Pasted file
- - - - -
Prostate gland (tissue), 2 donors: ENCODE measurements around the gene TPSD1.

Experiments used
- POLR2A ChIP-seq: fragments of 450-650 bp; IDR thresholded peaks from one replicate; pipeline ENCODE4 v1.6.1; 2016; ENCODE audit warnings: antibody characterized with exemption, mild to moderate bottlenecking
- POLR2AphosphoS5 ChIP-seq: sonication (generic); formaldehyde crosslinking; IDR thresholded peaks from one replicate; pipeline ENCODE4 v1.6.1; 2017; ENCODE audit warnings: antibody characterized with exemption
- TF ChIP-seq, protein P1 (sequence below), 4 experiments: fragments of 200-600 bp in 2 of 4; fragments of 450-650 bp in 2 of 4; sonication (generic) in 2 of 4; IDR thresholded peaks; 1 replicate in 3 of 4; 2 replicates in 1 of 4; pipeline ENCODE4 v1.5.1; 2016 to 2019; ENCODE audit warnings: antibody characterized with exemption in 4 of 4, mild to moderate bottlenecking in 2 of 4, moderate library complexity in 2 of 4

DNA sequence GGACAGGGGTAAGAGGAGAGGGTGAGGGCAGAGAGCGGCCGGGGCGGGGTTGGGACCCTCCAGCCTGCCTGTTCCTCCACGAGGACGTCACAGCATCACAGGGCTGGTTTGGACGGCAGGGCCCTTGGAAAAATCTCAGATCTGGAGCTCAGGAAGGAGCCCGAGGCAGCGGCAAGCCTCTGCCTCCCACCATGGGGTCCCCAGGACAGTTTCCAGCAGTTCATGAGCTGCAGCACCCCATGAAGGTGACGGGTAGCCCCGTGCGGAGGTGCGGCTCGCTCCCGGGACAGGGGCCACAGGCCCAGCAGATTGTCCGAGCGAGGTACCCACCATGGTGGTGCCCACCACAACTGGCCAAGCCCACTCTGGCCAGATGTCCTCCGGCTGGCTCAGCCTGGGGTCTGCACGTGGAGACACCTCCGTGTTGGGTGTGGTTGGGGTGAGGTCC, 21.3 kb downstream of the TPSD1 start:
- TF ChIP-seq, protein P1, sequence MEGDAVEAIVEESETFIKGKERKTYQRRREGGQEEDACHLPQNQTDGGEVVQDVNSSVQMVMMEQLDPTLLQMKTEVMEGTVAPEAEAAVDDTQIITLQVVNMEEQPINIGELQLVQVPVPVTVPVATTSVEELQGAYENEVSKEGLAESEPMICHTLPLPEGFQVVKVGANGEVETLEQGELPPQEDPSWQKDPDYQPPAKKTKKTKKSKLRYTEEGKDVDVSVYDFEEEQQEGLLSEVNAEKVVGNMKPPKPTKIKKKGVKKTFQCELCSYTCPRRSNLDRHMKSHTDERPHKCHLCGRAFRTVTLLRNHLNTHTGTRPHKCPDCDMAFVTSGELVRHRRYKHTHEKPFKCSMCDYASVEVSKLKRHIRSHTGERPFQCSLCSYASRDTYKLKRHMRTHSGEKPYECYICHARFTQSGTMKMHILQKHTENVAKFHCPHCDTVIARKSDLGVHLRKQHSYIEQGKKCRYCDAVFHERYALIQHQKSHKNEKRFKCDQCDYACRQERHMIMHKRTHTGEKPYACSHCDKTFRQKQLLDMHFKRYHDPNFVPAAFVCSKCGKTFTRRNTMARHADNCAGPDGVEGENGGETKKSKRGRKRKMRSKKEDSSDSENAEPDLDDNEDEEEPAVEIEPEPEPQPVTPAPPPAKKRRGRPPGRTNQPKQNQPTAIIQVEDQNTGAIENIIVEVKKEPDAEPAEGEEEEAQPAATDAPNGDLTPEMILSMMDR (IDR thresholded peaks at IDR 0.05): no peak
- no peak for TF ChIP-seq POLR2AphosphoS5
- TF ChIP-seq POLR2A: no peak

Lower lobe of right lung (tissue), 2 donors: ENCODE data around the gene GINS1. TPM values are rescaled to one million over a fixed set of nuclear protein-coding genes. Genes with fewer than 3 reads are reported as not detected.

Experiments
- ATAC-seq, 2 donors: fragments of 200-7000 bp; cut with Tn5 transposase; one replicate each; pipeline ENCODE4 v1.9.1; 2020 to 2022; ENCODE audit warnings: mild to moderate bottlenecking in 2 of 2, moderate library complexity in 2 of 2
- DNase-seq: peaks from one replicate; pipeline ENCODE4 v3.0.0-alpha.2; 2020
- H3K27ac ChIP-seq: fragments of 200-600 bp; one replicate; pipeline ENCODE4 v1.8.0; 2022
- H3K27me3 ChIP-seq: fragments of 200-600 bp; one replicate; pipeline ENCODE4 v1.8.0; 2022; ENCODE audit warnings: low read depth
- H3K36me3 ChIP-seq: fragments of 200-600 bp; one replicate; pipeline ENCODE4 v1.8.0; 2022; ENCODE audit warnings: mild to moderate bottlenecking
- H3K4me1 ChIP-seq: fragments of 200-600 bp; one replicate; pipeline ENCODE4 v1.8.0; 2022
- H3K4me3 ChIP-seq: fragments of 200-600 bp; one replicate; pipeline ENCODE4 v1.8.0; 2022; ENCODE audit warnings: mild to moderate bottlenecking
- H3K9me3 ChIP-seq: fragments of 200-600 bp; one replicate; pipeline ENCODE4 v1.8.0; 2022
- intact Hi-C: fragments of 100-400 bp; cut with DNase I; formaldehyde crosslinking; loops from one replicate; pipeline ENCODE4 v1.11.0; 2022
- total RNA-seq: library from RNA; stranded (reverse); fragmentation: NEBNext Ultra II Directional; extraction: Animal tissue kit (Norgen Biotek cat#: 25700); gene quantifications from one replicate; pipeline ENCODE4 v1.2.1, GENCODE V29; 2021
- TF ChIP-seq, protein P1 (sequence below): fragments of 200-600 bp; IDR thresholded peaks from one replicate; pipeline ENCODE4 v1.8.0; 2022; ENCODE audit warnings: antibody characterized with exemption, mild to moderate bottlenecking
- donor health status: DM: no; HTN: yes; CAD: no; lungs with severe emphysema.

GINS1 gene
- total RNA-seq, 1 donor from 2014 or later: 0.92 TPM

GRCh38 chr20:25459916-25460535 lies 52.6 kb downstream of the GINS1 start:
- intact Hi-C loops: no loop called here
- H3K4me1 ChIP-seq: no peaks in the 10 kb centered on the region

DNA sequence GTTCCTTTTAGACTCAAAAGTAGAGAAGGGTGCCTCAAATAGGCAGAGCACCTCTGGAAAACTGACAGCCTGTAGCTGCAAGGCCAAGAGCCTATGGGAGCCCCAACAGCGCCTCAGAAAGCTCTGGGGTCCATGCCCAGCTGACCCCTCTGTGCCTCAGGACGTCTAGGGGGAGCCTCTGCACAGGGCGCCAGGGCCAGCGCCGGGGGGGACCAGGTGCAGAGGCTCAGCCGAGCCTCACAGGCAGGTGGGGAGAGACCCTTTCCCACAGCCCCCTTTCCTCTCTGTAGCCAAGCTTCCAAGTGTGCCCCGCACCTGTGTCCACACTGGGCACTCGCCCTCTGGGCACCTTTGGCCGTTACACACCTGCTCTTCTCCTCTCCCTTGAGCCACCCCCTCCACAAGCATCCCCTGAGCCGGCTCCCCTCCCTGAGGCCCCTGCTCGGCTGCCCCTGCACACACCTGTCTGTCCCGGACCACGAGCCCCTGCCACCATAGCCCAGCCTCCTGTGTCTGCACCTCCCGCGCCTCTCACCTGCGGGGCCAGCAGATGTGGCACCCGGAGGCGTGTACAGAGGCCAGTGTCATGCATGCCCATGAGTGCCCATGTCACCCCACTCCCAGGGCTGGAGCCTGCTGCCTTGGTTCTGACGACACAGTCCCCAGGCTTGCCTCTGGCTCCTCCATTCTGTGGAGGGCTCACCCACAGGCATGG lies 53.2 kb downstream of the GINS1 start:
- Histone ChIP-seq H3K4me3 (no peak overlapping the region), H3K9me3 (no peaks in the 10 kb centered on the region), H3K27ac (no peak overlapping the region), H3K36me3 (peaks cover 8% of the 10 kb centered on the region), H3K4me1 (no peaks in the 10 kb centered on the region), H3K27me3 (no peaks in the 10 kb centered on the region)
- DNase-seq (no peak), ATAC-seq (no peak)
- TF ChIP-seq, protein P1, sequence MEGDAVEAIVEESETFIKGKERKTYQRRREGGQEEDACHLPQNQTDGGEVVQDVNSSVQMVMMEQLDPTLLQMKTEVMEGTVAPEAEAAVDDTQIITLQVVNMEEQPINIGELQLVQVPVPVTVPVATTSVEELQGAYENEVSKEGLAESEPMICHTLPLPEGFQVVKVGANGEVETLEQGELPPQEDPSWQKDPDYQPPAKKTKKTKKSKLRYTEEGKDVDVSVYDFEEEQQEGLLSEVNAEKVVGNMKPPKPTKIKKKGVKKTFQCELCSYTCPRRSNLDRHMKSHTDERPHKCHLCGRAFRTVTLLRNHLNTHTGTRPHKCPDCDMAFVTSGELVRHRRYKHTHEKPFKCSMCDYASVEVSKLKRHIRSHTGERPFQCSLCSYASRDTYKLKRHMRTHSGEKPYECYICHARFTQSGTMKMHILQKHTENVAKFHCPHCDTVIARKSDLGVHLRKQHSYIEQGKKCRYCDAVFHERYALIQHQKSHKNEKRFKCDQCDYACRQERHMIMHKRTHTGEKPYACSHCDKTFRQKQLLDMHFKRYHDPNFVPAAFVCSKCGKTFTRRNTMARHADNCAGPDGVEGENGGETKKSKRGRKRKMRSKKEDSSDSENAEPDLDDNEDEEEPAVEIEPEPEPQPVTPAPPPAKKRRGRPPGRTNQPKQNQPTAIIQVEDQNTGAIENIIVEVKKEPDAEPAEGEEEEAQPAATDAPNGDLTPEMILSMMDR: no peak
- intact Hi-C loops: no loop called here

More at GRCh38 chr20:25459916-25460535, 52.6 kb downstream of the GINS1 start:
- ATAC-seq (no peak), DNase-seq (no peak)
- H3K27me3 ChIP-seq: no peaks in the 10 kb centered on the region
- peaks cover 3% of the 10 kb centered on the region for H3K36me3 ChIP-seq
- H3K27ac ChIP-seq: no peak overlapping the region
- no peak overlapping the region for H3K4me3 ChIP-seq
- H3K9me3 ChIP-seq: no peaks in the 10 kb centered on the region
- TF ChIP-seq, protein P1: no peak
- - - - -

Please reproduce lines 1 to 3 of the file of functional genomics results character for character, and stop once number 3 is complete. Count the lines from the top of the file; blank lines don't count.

Prostate gland (tissue), 2 donors: ENCODE measurements around the gene TPSD1.

Experiments used
- POLR2A ChIP-seq: fragments of 450-650 bp; IDR thresholded peaks from one replicate; pipeline ENCODE4 v1.6.1; 2016; ENCODE audit warnings: antibody characterized with exemption, mild to moderate bottlenecking